It’s all relative 30



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I sat out on our veranda this afternoon, enjoying a cool breeze and a warm sun, after mowing part of the lawn, waiting for the sweat to dry on my forehead and the pain of old-age effort to ease from my legs. As I sat there, thinking of nothing in particular, a minuscule insect landed on the back of my hand, and when I say tiny, I really mean tiny! It could have been no more than a millimetre long, yet on close examination of it, I could see six legs, wispy transparent wings and a hair-covered little body.

Looking at this minute creature made me start thinking, (yes, I do so, just occasionally!) which developed into one of the daft ideas from which I am prone to suffer.

It occurred to me that what I had here was an animal, made up of millions of cells, each specialised for its own task, just like our cells. Moreover, each cell would contain DNA, chromosomes and all the other paraphernalia required for life. Beyond that, each cell must be made up of various molecules of the many chemicals that comprise everything!

Now, you’’ll appreciate that we are exploring some pretty tiny objects here, but even at this molecular level we have a way to go yet with – as far as I am concerned the final level to be imagined, the atomic one – and I just don’’t know how many atoms fill up an average molecule.– I suppose to a great extent it all depends on what chemicals it is made up of like water; just hydrogen and oxygen.

Any sensible person would have drawn a halt here. After all, atoms are it, unless you’’re a scientist, with much more knowledge of sub-atomic particles than I could ever boast. And I suppose it was because of this that I allowed my mind to wander away from fact and into the realm of pure imagination, coupled with a word that was dancing about in the back of my head, trying to break out –relativity!

It seemed obvious to me that to a creature as small as this tiny fly I would appear to be of stupendous size, possibly too large to even be recognised as something alive at all, while on the other end of its scale of recognition there must be particles, bugs, bacteria and possibly even viruses that form part of its world and its diet.

So this is what sparked the daft thought I mentioned at the beginning of the article! The familiar things around us are relative to us, in size and visibility, but to that tiny fly they would appear to be impossibly large, while its familiar objects would be invisible to us.

What if then, this relativity thing stretched way beyond our comprehension, to the extent that the atoms of our world were the suns of some sub-sub-atomic space, with what we call molecules being the equivalent of galaxies. This would mean that every molecule of which our world comprises is a galaxy in that other dimension –– truly infinite to any being living there.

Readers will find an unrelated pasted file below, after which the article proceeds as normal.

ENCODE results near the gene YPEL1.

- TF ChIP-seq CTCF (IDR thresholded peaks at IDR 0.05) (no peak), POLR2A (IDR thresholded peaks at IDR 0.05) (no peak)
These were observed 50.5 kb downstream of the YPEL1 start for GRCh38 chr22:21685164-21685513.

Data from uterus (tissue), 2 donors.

Now let’’s travel in the other direction, size-wise! What if (again!) our sun is the nucleus of an atom and we, plus our fellow planets are the protons etc., circling around it, while our galaxy is a molecule in some super-sized grain of sand or something, in a world just like ours? And this relative sizing could go on indefinitely, in both directions, everything in scale to the individuals living at that level, but impossibly small or large to anyone from another level: the true alternative universes referred to by many scientists and science fiction writers!

There, I told you it was a daft idea, but it was fun to think about for a few minutes, while I waited for that tiny fly to get bored with my hand and fly away again. Time I went and had a glass of wine, I think!

Do you often think about the size of things and relativity? Let’s talk science in the comments today!

Brian Lee

  1. This was the theme of an old classic science fiction story, ” The Incredible Shrinking Man.”

  2. Very interesting read Brian and so true… Nature is truly amazing. I remember as a kid trying to imagine the universe beyond my front door and it was just all to big to imagine. We really live in a wonderful wirld if only folks would look beyond the negatives.

  3. It looks like a tic to me brian. But really love your meanderings. They may not be as daft as you think. Keep them happening. I receive a post from a Scientist and ge speaks a lot about this sort of thing will send some to Jacqui if you are interested. Xx

    1 REPLY
    • Certainly would be interested Heather! I have always been interested in thinking about what might be, however far fetched it might seem to be, a lot has happened to the earth in the billions of years it has existed and I have no doubt a lot more will happen in the billions of years to come! Oh, and the ‘tick’ isn’t my photo, so I have no idea whether you’re right or not, about its ancestry! It’s a photo inserted by SaS.

  4. Glad I’m not the only one who ponders along the same lines. Keeps our brains active and from ponderings like these truly great ideas are born

  5. I often think about how much pain a tiny ant can inflict then wonder what the heck be like if they were bigger. Ouch.

  6. Have had exactly the same thoughts from time to time during my life. And it always amuses me at the number of people who think the world revolves around them.

  7. I find it amazing how huge a cruise ship is 11 floors high sitting in the water. Then zoom up into the atmosphere and look down and it becomes a speck incredible . I cant even the fathom universe.thanks for your letter

  8. Looks like a tick to me. Small they may be but a paralysis tick is quite capable of killing a human being.

    1 REPLY
    • You could well be right – I have no idea, it’s not my photo, but one inserted by the staff at Starts At Sixty!

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